Remember when fat was the enemy when it came to those of us interested in weight loss?  I certainly do, as I struggled through my own weight loss journey in the 90’s.  But the days of eating fat-free cookies for weight loss are now behind us.  This ever evolving idea of healthy eating leaves many of my clients wondering, should they be more concerned with calorie counting, or the types of foods they are choosing when it comes to weight loss?

From the nutritionist’s perspective, they are equally important.  All calories count, and so being aware of how many we are consuming will always be important.  This is where the value of using some sort of food diary, such as that available on the portal, comes in.  This provides a very cut and dry way of evaluating how much energy (in the form of calories) we are consuming.  In order to promote weight loss, we need to create an energy deficit by consuming less energy than we expend through our daily activities and metabolism (i.e. maintaining all our body functions such as breathing, and muscle tone).

But a growing body of research indicates that what we eat also makes a difference in not only our ability to lose weight, but also in our overall health.  For example, consuming a high protein meal like grilled chicken or eggs, will leave you feeling more satisfied for a longer period of time than a meal high in carbohydrates.  When it comes to carbohydrates, certain choices are better than others at controlling appetite and cravings, as well as providing valuable nutrition such as dietary fiber and vitamins & minerals.  Refined carbohydrates like white breads and pasta, as well as sugar-containing items will send blood sugar soaring and then crashing quickly, leaving you soon hungry again.  Better choices are high in dietary fiber, with a low glycemic index, such as whole grains, beans, and fruits like apples and pears.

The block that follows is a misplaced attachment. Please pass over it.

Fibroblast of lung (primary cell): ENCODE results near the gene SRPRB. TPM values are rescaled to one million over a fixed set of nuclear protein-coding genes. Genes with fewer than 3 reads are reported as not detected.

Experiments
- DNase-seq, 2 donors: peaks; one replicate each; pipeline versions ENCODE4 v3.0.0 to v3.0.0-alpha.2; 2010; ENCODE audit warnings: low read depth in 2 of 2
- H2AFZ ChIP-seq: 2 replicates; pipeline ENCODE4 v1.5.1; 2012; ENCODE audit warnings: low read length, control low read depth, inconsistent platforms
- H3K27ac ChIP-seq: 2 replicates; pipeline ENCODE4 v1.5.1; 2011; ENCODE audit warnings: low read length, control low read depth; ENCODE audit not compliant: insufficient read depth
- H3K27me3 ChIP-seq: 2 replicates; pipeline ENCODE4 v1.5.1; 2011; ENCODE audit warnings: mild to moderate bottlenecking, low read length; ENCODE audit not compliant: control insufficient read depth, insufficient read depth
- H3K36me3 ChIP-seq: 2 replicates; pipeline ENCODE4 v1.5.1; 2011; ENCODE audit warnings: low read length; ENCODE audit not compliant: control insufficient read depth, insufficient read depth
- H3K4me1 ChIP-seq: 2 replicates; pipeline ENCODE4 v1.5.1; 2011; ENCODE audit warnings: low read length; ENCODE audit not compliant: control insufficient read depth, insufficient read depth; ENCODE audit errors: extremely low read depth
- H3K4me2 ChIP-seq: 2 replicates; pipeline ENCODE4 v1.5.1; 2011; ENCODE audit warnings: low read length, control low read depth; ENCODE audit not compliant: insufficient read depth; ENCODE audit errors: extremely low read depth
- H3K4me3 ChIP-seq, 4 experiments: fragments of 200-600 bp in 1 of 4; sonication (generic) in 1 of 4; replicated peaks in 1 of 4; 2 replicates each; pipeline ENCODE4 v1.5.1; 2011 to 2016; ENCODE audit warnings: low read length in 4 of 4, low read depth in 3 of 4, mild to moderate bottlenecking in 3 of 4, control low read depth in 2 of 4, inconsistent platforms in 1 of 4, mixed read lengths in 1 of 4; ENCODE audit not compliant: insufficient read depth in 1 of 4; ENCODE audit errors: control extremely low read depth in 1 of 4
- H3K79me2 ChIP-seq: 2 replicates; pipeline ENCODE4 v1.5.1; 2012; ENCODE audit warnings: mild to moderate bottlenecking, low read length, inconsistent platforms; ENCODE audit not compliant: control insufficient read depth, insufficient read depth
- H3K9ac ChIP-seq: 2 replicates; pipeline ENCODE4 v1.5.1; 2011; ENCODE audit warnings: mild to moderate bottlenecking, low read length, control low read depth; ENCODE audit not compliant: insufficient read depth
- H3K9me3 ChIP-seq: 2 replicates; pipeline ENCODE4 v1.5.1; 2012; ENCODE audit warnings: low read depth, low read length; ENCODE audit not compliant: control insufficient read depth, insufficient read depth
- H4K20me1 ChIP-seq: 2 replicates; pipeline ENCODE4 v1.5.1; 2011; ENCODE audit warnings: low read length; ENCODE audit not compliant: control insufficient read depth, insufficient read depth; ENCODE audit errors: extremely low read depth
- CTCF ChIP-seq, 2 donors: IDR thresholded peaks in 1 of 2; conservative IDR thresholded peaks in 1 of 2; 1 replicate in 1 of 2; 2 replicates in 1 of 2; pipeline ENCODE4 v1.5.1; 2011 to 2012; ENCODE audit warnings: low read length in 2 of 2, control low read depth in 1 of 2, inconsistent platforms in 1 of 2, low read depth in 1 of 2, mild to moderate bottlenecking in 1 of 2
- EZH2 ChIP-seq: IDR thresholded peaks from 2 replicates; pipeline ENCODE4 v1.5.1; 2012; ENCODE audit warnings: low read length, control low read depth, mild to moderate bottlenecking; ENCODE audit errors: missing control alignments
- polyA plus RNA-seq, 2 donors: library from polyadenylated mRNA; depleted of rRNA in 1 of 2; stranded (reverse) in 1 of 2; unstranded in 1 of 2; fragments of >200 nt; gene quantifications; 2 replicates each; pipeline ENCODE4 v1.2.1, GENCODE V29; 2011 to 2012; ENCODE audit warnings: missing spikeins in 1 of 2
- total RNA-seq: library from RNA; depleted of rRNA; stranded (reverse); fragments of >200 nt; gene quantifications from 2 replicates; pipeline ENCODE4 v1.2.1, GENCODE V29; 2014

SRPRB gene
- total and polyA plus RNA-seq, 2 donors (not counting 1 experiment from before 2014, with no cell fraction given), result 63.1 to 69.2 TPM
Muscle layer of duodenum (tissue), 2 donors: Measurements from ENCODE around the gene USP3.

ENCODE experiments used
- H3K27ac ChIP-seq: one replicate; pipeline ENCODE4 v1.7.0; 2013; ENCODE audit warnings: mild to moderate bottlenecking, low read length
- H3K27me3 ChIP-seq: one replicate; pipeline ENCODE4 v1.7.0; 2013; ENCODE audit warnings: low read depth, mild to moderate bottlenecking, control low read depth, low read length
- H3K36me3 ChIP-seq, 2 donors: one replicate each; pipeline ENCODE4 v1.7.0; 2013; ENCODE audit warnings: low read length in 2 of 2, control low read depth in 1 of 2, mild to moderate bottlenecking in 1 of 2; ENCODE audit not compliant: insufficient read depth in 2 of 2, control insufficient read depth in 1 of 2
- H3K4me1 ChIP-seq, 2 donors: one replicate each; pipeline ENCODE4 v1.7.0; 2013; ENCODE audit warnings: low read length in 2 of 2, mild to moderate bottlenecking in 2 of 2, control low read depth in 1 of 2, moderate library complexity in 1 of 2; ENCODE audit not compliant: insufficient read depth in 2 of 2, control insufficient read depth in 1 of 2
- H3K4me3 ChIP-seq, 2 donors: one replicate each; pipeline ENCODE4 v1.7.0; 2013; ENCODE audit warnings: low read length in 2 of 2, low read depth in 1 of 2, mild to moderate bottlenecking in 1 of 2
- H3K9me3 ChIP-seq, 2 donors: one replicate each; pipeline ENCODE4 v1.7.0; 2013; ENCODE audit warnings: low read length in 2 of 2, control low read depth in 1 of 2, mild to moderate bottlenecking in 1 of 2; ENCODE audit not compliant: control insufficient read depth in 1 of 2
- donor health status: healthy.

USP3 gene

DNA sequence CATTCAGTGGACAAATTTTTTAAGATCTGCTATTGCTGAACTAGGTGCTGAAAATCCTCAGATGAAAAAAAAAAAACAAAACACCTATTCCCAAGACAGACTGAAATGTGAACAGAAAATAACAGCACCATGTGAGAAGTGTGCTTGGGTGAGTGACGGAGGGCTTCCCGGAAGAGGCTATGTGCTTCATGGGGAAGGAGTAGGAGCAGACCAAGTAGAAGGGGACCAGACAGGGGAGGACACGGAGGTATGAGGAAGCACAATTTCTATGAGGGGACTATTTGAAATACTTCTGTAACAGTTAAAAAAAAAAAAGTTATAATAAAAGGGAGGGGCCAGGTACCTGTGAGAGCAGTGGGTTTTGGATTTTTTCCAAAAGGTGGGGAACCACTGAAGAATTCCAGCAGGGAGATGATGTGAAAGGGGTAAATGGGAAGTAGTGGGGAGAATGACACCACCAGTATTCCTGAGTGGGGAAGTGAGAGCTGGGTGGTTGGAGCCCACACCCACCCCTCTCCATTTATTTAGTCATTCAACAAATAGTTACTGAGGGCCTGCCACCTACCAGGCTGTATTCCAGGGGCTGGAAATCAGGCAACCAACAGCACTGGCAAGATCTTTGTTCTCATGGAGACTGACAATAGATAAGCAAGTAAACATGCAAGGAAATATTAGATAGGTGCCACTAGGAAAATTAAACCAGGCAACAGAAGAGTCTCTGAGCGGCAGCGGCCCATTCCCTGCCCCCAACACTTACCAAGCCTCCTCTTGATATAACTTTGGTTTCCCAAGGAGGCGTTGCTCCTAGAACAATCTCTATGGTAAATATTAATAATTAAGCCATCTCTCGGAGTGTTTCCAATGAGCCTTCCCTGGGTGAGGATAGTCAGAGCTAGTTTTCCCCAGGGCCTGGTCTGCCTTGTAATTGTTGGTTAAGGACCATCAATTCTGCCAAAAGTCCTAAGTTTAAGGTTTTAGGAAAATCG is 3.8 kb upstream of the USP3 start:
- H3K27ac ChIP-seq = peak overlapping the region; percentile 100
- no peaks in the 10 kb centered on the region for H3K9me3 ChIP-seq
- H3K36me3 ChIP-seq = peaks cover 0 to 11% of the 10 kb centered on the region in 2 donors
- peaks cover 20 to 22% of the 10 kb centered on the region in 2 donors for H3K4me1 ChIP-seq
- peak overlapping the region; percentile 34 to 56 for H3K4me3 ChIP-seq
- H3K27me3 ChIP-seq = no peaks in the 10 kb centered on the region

So, here is the the take-home message: Watching your calorie intake is necessary to lose weight.  But the food choices you make can either make this easier, or more difficult, to do.  Focus on high quality proteins and vegetables, and make smart carbohydrate choices that are low in added sugar, and high in nutrition such as quinoa, steel cut oats, and whole fruit.  For more, speak with your Nutrition Specialist.